Presentation Expert Grades Six Iowa Caucus Speeches

The speeches from the six candidates involved in the Iowa Caucuses were remarkably different — some good, another a little weird, and one downright awful.

The best came from Ron Paul. He spoke to his audience rather than at them. He acknowledged his volunteers were his real asset and those volunteers have generated the most electricity. Nearly 40 percent of those voting were first-time caucus goers and nearly 40 percent of those voted for Paul. Paul’s strong conviction and his consistency on the core issues of protecting individual liberty and cutting runaway spending have struck a chord that all Republican candidates must address. While his “deal breaker” policies (i.e. foreign policy, drugs) will very likely prevent his nomination, his ability to viscerally connect with followers is unmatched in the campaign. Grade: B+

Rick Santorum had a great opener, “Game On,” showing he was now in the first tier after nearly 400 appearances in the state. He emphasized his family values with some poignant examples — his grandfather and his disabled child. They were no doubt heart felt references and they play well to his base. Santorum must be cautious, however, about being over indulgent in this area. The campaign isn’t about him, it’s about them (the voters). His speech tended to meander and went far too long. Quantity is not quality. Grade: B

Mitt Romney was quite gracious congratulating Santorum for both his hard work and for his “victory,” even though the actual result wasn’t known yet. He also saluted Paul. He stayed on message but seemed to be a little bit on auto pilot. Romney is a polished speaker but his potential pitfall is not appearing genuine enough. His policy flip flops make this concern even more critical. Grade: B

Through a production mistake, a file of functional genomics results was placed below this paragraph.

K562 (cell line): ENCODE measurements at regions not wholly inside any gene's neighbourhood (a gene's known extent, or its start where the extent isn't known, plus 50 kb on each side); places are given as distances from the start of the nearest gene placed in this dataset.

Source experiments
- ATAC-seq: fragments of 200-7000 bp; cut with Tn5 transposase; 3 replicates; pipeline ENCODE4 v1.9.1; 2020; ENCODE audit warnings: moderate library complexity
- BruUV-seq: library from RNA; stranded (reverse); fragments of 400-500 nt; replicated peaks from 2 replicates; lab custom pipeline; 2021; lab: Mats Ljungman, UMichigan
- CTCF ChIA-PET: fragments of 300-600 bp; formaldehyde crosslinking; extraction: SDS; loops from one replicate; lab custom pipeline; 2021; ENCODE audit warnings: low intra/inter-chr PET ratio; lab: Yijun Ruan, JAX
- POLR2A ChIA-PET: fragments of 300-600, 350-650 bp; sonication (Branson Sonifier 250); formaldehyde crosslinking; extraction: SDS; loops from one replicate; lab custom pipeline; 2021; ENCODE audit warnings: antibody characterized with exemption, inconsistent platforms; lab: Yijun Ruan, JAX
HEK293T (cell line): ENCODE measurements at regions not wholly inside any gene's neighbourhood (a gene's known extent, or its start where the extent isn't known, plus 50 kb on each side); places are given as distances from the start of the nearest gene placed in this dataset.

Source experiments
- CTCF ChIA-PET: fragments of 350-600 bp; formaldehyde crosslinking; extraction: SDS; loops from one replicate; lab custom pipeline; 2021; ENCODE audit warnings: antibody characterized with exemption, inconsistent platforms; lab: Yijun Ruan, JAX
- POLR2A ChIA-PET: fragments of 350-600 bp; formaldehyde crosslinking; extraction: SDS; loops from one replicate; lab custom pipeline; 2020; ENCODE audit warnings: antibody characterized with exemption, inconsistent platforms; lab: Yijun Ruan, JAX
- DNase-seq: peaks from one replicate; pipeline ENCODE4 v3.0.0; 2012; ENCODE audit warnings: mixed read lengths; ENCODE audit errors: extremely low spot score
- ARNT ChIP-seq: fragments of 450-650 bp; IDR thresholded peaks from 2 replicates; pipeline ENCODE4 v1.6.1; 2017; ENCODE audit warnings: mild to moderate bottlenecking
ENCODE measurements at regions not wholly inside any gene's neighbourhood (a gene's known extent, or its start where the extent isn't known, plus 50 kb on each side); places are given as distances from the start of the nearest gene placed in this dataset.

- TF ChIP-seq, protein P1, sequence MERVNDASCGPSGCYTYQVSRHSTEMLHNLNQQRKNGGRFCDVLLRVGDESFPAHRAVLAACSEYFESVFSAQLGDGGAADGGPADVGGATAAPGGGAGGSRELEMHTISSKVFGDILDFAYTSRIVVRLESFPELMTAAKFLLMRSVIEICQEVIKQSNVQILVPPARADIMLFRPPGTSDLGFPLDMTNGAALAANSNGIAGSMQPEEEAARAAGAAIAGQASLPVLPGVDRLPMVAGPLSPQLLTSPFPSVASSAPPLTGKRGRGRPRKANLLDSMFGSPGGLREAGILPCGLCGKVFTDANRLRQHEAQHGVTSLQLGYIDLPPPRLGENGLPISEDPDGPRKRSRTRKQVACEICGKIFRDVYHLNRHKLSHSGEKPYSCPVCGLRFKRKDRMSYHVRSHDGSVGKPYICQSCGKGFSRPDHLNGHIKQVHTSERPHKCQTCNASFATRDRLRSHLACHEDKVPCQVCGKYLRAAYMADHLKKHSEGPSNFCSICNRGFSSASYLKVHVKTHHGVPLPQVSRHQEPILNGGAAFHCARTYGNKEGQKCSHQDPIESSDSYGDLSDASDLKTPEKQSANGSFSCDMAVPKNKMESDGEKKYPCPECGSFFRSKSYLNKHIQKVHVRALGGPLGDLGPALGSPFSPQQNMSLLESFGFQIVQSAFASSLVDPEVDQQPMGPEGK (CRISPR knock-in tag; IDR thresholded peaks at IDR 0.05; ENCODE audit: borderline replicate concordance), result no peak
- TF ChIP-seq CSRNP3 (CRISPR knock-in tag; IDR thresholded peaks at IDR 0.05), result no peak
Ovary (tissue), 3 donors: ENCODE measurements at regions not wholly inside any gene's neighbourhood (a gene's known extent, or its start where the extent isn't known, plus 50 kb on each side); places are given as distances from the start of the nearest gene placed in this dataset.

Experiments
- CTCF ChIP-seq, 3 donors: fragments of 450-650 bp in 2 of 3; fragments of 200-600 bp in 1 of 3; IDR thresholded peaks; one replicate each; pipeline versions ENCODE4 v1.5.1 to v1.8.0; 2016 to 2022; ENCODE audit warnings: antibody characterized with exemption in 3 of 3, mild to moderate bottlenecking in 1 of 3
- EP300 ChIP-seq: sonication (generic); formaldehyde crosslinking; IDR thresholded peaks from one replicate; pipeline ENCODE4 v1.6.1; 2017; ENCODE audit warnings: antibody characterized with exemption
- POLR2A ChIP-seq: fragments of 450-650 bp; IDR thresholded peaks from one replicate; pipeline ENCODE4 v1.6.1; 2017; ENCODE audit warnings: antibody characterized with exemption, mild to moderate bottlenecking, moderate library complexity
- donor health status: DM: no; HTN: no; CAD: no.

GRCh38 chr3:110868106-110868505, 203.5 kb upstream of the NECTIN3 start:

Rick Perry was genuine but obviously vague on what he’ll do next. He should have just congratulated the winners, stated his case and left the next step for another day. His “reassess” line created the headline, stepping on everything else. Grade: C-

Michele Bachmann was honestly a little weird. This was a time to speak from the heart, now read from a text. The prepared remarks were not that compelling and she is capable of doing better on her own. Grade: C-

And then there was Newt. Complete Disaster. Anger never sells well in a concession speech. He whined once again about negative ads and then called one of the night’s winners “stunningly dangerous” and another winner, the “Massachusetts moderate” (moderate is a dirty word in a GOP primary). Newt’s fall resulted from his own personal baggage. This speech added some more of it. Grade: F

The writer is a public speaking coach and trainer, former elected GOP official, and media professor.

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